Dear Planned Parenthood

March 19, 2018
By MoonJelly SILVER, Farmington, New Mexico
MoonJelly SILVER, Farmington, New Mexico
5 articles 0 photos 0 comments

Favorite Quote:
And into the forest I go, to lose my mind and find my soul.


My name is Viviann and I am a junior in high school. I finished my Health credit my freshman year, and TBH. Health class can be so much more than what it is. From what I remember, our class went over the average “what is wellness,” how the body works physically and how addictive substances affects those processes. After learning the basics, we went over the actual sex education. Might I digress by saying the teacher I had was clearly uncomfortable with the subject, he had even stated this himself. So in his plan to teach his students, he had other people from different sex education organizations come relay the information to us. Don’t misunderstand though, these organizations were professional and had worked to teach young adults all over the states. They taught various topics: healthy relationships, abusive relationships, STD’s and treatments for them, pregnancy and what to do, etcetera. The overall experience was average, but could be improved into something of higher-quality.

     

It may depend on opinion, but the type of Sex ED I would like to see for the future begins with comfortable acceptance of the material. Having an educator comfortable teaching both male and female students would eliminate the stereotype that sex is a taboo subject that even adults feel awkward about. If you are going to teach impressionable teens about the many elements of sex, you must establish that you don't only have ex have expertise in the subject, but that you also encourage students to want to learn more about sex and be able to feel comfortable asking questions. This would ultimately decrease the number of teens who go out and “try things for themselves,” because they felt uncomfortable asking.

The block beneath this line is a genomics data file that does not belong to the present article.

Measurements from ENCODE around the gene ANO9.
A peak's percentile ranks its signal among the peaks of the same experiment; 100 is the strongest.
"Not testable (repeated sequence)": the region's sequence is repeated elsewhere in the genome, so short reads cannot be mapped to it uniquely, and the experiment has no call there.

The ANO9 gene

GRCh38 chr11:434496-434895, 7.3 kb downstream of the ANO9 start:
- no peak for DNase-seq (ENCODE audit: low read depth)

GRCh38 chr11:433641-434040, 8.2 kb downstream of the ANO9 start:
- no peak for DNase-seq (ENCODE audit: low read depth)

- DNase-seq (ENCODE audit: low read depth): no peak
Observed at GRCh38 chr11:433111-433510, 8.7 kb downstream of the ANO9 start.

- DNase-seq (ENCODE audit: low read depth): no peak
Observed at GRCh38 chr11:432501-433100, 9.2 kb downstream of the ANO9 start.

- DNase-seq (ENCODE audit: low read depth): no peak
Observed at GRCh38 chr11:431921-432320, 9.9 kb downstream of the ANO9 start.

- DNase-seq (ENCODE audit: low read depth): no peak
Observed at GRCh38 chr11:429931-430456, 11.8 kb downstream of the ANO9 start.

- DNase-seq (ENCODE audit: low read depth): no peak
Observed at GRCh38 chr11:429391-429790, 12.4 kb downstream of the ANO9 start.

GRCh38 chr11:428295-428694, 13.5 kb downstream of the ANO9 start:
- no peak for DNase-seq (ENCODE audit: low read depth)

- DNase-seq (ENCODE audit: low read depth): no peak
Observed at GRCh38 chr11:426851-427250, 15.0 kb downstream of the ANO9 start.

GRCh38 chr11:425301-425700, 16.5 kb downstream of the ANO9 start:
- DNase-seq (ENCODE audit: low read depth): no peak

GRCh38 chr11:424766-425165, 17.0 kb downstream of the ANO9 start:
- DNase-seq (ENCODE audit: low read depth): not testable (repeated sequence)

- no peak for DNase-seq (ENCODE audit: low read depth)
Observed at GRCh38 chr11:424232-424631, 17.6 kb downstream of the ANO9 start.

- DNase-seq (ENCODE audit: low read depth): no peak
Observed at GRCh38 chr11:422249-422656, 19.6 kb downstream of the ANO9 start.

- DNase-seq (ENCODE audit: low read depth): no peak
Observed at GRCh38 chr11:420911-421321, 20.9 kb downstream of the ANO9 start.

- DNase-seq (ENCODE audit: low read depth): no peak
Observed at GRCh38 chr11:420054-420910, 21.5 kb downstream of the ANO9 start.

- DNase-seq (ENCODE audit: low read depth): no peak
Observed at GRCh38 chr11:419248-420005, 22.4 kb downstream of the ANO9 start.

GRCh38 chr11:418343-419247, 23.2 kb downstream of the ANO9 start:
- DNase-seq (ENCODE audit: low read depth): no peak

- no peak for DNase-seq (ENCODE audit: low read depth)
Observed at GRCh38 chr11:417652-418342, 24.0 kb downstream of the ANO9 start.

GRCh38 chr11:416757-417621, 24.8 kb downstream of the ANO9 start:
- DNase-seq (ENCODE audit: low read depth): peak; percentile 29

It may also be beneficial to remove unconscious bias from more radical teachers. The unconscious bias that sex should be saved for after marriage. I hear complaints from my peers all the time about their health teachers who remind them incessantly to not have sex until they’re married or that they don’t really teach anything else other than abstinence. Teenagers are going to experiment one way or another, demanding that they don’t have sex isn’t likely to work. Rather, having more teachers show the effects and preventions for STDs and pregnancy is more appropriate. Teachers more aware of the fact that sex is a natural thing among everyone and is it more likely to happen than not is the most useful way to educate.

     

Extra food for thought, it would be interesting and possibly very helpful for schools to start implementing LGBT aspects into health education as well. Seeing as how America has already legalized same-sex marriage, we can only continue our progress as an equal nation. Teaching teens about the definitions and acceptance over what gays, lesbians, and bisexuals are would be something truly of the future.



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